Aziz Ansari Uses New Special To Address Catcalling

by Chrissa Hardy

Everything can be used as comedic material, but only if handled in clever, careful ways. Aziz Ansari is a comedian I would trust to tackle any issue, no matter how intense or controversial, in a stand up routine because he has such a uniquely sophisticated and relatable way of seeing the world. He takes his natural swagger, his well-adjusted childhood, and his humility, and makes you want to scream in enthusiastic agreement after every joke because he just GETS. IT. It doesn't matter what the topic is, Ansari understands the plight of both sexes, of people of any age, race, or sexual orientation, and he takes you to school on how to be a better person through the use of comedic timing and completely original punchlines.

His newest comedy special, Live at Madison Square Garden, hit Netflix at midnight on March 6, and the only obvious option was to watch it the exact moment it became available. Of course it was going to be amazing, just like everything he does, but I hadn't anticipated how much I'd want to give him a hug and thank his parents for creating such a wonderful human. Then he tackled sexual harassment and what it's like for women to be treated as nothing more than sexual objects by the army of creepy dudes who roam the Earth, and he ultimately became our new feminist hero.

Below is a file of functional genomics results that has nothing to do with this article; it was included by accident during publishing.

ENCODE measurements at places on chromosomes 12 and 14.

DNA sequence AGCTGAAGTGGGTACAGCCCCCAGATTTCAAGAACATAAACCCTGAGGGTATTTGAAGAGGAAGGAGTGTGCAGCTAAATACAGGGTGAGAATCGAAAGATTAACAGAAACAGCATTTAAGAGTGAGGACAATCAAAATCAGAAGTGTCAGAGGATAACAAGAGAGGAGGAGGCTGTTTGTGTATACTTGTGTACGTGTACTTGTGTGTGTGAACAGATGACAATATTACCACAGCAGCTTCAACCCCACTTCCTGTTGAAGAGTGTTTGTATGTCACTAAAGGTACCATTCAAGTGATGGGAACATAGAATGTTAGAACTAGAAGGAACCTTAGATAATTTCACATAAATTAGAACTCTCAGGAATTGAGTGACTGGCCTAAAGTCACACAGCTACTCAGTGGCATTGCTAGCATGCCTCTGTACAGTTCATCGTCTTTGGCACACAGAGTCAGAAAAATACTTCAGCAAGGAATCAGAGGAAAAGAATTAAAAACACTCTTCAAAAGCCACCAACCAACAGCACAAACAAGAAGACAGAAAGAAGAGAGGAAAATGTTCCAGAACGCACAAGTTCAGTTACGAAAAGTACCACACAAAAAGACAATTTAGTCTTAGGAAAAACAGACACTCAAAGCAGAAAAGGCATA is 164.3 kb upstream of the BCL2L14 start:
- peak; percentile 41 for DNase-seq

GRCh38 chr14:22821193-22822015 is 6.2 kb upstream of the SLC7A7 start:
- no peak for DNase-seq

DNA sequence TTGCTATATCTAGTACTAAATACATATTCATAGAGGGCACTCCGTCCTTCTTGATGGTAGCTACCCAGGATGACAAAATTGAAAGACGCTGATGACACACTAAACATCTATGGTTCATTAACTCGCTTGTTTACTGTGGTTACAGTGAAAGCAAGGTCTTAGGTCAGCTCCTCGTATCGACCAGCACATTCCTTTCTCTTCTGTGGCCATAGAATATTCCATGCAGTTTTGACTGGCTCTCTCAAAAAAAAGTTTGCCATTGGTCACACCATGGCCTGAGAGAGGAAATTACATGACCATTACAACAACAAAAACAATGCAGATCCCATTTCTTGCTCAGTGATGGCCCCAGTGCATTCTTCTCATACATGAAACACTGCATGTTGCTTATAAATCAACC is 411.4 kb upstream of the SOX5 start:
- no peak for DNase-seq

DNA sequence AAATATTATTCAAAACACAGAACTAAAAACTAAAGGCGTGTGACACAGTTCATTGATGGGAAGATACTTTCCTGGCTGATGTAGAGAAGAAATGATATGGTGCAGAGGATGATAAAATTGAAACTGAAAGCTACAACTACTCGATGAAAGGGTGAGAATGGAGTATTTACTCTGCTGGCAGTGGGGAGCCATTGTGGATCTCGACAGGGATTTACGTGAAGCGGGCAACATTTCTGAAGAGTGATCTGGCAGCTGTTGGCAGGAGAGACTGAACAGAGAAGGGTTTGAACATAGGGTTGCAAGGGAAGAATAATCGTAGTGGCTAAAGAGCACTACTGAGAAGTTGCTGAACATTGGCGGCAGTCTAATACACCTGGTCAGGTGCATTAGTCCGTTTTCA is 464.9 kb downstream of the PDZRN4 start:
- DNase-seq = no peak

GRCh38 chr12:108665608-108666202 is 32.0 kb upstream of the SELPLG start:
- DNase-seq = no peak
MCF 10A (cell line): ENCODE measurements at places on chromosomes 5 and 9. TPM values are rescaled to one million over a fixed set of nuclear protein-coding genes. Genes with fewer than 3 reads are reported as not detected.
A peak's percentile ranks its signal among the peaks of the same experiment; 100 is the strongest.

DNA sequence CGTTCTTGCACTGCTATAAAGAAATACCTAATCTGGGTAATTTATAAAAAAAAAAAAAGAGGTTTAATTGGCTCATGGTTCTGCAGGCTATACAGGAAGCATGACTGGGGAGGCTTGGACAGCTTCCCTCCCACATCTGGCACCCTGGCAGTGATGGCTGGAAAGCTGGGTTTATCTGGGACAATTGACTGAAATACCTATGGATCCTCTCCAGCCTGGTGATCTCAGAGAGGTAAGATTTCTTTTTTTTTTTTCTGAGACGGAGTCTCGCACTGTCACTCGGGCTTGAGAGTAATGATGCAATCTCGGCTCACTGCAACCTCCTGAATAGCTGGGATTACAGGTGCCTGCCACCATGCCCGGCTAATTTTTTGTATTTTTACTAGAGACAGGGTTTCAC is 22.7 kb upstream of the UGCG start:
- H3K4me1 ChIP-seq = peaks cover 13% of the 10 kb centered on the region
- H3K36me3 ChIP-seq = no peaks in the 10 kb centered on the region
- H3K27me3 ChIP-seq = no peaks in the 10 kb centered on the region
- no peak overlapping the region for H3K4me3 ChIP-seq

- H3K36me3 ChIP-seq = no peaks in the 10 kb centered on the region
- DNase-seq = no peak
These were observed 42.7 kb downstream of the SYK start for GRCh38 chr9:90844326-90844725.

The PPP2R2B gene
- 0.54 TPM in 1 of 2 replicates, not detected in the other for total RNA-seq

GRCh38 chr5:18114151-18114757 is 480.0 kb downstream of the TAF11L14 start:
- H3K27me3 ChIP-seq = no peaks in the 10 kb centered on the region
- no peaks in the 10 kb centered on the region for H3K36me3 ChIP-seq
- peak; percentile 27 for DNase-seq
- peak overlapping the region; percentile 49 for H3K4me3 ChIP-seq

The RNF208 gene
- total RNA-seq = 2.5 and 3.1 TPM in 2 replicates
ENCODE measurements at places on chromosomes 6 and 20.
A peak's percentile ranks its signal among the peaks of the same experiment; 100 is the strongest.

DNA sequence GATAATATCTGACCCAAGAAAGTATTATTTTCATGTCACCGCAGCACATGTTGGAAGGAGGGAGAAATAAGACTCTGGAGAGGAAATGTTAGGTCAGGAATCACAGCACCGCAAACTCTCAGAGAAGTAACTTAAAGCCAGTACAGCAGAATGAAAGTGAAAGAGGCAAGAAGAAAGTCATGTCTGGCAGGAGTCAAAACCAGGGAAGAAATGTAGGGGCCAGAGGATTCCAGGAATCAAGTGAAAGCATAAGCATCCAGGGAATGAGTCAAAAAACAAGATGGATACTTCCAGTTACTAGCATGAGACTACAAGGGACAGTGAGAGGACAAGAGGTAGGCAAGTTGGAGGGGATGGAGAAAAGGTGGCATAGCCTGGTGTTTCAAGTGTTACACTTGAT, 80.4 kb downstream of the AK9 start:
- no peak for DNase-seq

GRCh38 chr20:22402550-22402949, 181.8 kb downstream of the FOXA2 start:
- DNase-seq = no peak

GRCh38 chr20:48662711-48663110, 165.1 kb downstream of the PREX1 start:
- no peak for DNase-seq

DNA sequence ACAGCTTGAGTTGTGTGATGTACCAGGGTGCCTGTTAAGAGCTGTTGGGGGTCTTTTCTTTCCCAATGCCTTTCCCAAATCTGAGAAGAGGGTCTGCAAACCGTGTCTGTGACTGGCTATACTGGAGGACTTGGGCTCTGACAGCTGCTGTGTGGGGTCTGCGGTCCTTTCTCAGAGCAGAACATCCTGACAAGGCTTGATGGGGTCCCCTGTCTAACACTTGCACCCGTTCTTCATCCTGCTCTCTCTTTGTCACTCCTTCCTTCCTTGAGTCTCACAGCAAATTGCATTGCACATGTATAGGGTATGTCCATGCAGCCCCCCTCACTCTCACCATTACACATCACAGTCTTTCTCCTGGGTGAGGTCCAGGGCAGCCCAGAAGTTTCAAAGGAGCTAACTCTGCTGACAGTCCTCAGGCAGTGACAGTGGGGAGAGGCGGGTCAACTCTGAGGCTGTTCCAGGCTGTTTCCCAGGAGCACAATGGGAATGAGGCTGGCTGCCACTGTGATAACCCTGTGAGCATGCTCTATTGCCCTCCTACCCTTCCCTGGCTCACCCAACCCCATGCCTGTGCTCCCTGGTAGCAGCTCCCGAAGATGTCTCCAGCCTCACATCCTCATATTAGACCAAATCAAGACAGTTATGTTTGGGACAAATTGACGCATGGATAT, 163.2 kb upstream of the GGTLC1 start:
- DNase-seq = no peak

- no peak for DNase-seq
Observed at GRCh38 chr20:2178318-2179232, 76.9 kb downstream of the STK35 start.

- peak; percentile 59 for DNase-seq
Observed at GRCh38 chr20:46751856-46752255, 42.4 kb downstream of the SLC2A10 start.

The joke started with this:

"You know what I realized recently? Creepy dudes are everywhere. It really sucks 'cuz women have to worry about creepy dudes all the time. And it's very unfair because men NEVER worry about creepy women. That's not a thing."

Then he went through a series of real sexual harassment scenarios that women very commonly face, and what it would be like if men faced them instead. And then he added, "No man has that story. No guy in here has any story like that. Every woman in here has at least three stories like that."

He talked about the Internet and how it's such an ideal showcase for creeps to be creeps. He went into the difference between how men and women are treated differently on the Internet, specifically Twitter.

"I did a show once with a female comedian. She got on stage and the first thing that happened is some idiot in the front yells, 'Take it off!' If you're a dude, never yell, 'Take it off!' Unless a woman has placed a tarantula or a scorpion on one of your shoulders, there's no reason to yell, 'Take it off!'"

He also brought up how creepy dudes follow women. He asked the women in the audience to raise their hands if they'd ever been followed by a strange man, and guess what happened? Too. Many. Hands. Went. Up. Ansari told the audience to look around at all the raised hands and said, "That should not be happening."

Look, this is a comedy special, so the joke was hilarious. He brought us through the ups and downs of the joke with laughter and silly twists. But the fact that he used his comedic talent to show his disgust for a very real issue is absolutely fantastic. He didn't do it in a man-splainy way, either. The feeling was more like, this is insane and it needs to stop immediately.

Ansari, we love you. And we will always want an encore. *Insert applause emoji here.

Image: Ruvan Wijesooriya/Netflix; Giphy (2)